Use of chloramphenicol as topical eye medication: time to cry halt?

BMJ 1995; 310 doi: http://dx.doi.org/10.1136/bmj.310.6989.1217 (Published 13 May 1995)
Cite this as: BMJ 1995;310:1217

Get access to this article and all of bmj.com for the next 14 days

Sign up for a 14 day free trial today

Access to the full text of this article requires a subscription or payment. Please log in or subscribe below.

  1. Marie Doona,
  2. J Bernard Walsh
  1. Registrar Consultant physician Department of Medicine for the Elderly, St James's Hospital, Dublin 8, Republic of Ireland

    Bone marrow aplasia also occurs with ocular use

    Chloramphenicol accounts for over half the general medical services prescriptions for ocular antibiotics in the Republic of Ireland, while in the United Kingdom 55% of patients presenting to general practitioners with “red eyes” are treated with chloramphenicol eye ointment.1 The British National Formulary currently recommends chloramphenicol as the drug of choice for superficial eye infections. It has the advantage that it has a broad spectrum of activity and rarely causes local irritation or hypersensitivity, which may be a problem with other antibiotics. Yet on our wards we no longer prescribe topical ocular chloramphenicol. Why?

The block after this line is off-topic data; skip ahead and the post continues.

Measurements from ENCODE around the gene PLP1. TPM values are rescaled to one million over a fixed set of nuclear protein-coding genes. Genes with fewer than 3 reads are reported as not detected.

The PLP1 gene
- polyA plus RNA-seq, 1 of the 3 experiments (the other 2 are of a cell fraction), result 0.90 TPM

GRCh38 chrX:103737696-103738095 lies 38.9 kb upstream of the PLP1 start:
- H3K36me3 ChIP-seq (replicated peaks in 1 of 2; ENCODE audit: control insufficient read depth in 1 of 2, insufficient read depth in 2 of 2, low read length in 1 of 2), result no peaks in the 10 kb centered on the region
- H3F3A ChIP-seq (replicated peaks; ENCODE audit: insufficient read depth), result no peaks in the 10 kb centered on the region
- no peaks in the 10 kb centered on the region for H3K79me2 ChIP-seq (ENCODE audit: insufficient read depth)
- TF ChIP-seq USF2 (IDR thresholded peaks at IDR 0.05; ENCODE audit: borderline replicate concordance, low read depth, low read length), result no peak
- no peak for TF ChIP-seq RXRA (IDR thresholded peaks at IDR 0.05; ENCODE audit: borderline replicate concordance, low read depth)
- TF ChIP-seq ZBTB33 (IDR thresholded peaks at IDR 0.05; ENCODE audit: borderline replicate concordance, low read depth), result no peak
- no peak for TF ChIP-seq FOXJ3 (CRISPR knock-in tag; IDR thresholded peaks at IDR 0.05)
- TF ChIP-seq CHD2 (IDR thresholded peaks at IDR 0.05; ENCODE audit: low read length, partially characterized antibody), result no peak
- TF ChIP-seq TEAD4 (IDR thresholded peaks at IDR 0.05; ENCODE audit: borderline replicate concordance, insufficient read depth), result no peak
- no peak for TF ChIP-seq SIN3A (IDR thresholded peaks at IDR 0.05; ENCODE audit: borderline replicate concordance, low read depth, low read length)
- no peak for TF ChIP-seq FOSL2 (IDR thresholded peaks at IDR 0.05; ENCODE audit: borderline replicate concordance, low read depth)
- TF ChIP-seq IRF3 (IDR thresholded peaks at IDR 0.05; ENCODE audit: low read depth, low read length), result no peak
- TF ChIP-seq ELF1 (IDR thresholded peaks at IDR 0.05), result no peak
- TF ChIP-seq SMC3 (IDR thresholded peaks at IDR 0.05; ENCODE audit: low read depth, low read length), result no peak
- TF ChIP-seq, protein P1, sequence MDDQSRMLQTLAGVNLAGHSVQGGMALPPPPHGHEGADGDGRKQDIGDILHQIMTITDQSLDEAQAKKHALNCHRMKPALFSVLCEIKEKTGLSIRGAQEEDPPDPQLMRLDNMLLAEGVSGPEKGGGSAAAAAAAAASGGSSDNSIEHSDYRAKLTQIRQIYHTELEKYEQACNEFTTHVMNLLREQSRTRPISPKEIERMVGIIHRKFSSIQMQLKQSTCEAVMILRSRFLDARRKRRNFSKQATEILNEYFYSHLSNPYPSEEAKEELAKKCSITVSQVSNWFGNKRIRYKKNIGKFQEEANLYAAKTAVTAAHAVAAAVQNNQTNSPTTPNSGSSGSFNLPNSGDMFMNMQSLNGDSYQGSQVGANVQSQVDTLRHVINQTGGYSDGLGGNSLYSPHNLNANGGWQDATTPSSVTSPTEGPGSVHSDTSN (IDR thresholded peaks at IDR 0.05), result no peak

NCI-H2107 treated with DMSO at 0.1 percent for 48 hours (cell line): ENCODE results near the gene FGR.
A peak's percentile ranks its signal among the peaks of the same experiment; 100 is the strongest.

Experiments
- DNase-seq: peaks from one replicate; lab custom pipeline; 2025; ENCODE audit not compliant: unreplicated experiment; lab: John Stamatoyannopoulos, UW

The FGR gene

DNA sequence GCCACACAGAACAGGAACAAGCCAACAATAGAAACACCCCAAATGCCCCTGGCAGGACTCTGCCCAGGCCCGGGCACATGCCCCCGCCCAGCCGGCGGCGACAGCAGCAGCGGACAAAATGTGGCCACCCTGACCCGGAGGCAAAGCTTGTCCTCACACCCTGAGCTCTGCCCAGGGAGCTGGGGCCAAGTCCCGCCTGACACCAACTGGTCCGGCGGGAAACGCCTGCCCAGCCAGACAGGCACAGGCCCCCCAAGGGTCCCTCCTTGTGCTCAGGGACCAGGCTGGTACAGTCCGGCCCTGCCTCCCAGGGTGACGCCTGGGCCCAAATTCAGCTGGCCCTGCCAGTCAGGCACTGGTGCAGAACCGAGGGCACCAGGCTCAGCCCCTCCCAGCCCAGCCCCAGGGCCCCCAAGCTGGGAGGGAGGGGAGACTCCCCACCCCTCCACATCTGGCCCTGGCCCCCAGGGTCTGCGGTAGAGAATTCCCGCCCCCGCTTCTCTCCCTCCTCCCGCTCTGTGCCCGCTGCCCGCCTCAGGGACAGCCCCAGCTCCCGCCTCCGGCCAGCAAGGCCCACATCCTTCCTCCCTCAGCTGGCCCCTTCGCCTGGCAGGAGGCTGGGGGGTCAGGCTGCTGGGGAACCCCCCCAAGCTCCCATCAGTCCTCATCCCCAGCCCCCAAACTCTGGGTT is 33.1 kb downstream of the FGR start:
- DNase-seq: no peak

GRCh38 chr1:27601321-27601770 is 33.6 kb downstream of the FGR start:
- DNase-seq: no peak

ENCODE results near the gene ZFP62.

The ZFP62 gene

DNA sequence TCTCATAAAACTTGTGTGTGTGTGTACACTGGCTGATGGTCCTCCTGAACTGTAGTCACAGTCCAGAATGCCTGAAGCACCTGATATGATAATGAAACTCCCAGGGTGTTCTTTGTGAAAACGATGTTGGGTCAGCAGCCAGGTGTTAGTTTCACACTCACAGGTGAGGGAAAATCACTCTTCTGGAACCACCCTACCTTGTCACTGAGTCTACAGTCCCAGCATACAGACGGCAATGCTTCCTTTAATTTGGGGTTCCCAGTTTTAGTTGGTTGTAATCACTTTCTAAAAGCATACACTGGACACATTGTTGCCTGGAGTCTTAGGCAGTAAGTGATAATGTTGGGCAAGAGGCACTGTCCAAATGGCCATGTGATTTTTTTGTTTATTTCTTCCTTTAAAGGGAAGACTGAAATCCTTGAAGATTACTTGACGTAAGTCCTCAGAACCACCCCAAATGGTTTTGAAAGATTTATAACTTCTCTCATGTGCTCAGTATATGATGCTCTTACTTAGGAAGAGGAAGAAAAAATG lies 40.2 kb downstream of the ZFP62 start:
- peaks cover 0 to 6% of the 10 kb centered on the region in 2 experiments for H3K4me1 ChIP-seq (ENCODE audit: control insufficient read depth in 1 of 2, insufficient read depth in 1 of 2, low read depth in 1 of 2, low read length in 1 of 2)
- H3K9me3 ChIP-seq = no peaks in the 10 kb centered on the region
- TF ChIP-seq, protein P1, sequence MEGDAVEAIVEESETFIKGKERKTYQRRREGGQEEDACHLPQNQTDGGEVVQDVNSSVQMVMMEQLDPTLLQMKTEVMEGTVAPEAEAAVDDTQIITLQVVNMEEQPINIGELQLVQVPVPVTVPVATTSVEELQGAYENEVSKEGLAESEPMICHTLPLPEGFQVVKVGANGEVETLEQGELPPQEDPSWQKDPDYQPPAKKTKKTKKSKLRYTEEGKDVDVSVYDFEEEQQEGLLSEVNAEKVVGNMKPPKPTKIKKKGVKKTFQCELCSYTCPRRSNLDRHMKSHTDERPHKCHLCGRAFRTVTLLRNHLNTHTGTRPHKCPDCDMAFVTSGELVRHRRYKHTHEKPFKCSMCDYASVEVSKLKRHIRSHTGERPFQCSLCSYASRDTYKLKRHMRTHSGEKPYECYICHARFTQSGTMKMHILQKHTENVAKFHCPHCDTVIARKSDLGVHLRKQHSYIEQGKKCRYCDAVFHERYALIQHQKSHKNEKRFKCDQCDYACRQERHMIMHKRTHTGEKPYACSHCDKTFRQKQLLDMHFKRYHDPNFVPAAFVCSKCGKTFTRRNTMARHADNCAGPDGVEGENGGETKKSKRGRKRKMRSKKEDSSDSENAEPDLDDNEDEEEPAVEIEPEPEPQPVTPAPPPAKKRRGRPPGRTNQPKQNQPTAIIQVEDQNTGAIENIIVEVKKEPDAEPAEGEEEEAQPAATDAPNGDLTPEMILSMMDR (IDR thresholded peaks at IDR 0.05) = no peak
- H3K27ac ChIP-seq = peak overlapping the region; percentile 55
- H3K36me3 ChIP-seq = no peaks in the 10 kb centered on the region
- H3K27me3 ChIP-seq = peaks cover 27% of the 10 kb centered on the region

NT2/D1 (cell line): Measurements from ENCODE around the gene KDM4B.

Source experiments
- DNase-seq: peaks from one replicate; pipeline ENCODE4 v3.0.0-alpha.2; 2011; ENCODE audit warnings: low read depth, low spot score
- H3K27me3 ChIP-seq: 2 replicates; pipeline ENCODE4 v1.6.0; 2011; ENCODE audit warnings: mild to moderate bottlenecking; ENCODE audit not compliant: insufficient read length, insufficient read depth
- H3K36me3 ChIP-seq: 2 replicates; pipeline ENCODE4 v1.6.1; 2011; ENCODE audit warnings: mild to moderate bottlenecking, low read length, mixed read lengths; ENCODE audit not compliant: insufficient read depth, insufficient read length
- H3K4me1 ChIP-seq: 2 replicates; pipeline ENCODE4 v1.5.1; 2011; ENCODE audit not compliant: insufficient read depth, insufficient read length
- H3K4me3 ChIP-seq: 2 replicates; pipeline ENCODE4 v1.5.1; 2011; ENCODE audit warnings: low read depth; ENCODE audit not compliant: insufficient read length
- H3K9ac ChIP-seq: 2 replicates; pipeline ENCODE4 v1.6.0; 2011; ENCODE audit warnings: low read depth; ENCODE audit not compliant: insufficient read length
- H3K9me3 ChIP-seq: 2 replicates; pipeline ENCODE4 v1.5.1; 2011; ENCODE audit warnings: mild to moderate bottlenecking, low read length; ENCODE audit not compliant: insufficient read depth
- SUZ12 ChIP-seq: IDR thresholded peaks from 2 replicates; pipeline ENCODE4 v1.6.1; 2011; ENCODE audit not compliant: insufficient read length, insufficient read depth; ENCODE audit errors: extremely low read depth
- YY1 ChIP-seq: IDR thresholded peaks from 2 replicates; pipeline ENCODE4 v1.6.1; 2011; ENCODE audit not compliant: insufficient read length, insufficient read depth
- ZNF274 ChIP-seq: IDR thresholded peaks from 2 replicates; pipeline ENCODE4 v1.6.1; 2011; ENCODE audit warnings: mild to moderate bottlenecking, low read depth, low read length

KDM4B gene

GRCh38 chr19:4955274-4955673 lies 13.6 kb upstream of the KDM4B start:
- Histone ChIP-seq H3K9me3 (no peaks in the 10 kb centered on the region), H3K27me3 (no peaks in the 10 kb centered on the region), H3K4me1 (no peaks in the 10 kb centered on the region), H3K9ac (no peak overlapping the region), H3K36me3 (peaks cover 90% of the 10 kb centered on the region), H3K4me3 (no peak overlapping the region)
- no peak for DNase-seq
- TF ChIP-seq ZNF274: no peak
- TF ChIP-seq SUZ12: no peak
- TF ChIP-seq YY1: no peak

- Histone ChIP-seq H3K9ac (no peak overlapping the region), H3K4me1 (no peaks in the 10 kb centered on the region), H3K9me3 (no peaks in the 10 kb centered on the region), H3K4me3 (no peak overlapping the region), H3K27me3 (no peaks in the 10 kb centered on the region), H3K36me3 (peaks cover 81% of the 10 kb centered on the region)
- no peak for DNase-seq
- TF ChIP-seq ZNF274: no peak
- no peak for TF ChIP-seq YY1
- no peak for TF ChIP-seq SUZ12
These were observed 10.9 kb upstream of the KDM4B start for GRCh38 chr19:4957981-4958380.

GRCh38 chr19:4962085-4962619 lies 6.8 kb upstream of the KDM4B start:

Since 1950, when Rich et al highlighted the relation between oral chloramphenicol and bone marrow aplasia,2 doctors have been well aware of this side effect. The first death resulting from bone marrow aplasia induced by chloramphenicol eye drops was described by Rosenthal and Blackman in 1955.3 Numerous subsequent …

    Get access to this article and all of bmj.com for the next 14 days

    Sign up for a 14 day free trial today

    Access to the full text of this article requires a subscription or payment. Please log in or subscribe below.

    Article access

    Article access for 1 day

    Purchase this article for £20 $30 €32*

    The PDF version can be downloaded as your personal record

    * Prices do not include VAT

    THIS WEEK'S POLL